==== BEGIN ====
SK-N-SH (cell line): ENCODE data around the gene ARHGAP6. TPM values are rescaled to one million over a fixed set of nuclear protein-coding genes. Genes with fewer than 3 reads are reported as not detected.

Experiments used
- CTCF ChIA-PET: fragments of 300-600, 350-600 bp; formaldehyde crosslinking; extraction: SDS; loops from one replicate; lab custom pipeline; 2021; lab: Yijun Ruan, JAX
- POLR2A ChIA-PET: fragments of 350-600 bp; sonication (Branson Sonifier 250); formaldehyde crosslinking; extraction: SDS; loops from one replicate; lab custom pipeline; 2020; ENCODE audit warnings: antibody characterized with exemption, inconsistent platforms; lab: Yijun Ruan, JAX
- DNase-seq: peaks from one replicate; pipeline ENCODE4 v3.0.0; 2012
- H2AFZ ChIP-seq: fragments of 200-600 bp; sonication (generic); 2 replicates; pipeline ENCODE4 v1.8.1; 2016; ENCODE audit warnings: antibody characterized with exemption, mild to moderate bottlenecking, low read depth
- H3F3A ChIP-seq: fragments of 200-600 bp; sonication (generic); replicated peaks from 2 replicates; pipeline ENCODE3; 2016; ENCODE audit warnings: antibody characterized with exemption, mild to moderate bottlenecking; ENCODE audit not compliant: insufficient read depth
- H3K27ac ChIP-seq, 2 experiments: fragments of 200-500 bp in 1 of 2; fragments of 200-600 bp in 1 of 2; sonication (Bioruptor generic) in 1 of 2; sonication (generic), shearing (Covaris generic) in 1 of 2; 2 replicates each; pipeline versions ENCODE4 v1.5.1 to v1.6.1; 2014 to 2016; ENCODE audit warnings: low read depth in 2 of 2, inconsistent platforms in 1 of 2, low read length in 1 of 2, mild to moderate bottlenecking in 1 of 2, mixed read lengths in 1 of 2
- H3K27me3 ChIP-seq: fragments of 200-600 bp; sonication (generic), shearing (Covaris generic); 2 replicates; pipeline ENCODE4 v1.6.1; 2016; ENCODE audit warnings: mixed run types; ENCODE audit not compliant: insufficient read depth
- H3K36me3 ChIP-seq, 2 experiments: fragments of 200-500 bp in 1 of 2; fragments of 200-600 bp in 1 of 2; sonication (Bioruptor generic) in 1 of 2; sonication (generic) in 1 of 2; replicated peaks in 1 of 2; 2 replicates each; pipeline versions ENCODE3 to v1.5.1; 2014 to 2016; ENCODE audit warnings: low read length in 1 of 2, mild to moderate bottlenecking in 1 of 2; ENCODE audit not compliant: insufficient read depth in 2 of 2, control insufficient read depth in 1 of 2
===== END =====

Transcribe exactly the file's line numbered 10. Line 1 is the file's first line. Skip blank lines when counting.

- H3K36me3 ChIP-seq, 2 experiments: fragments of 200-500 bp in 1 of 2; fragments of 200-600 bp in 1 of 2; sonication (Bioruptor generic) in 1 of 2; sonication (generic) in 1 of 2; replicated peaks in 1 of 2; 2 replicates each; pipeline versions ENCODE3 to v1.5.1; 2014 to 2016; ENCODE audit warnings: low read length in 1 of 2, mild to moderate bottlenecking in 1 of 2; ENCODE audit not compliant: insufficient read depth in 2 of 2, control insufficient read depth in 1 of 2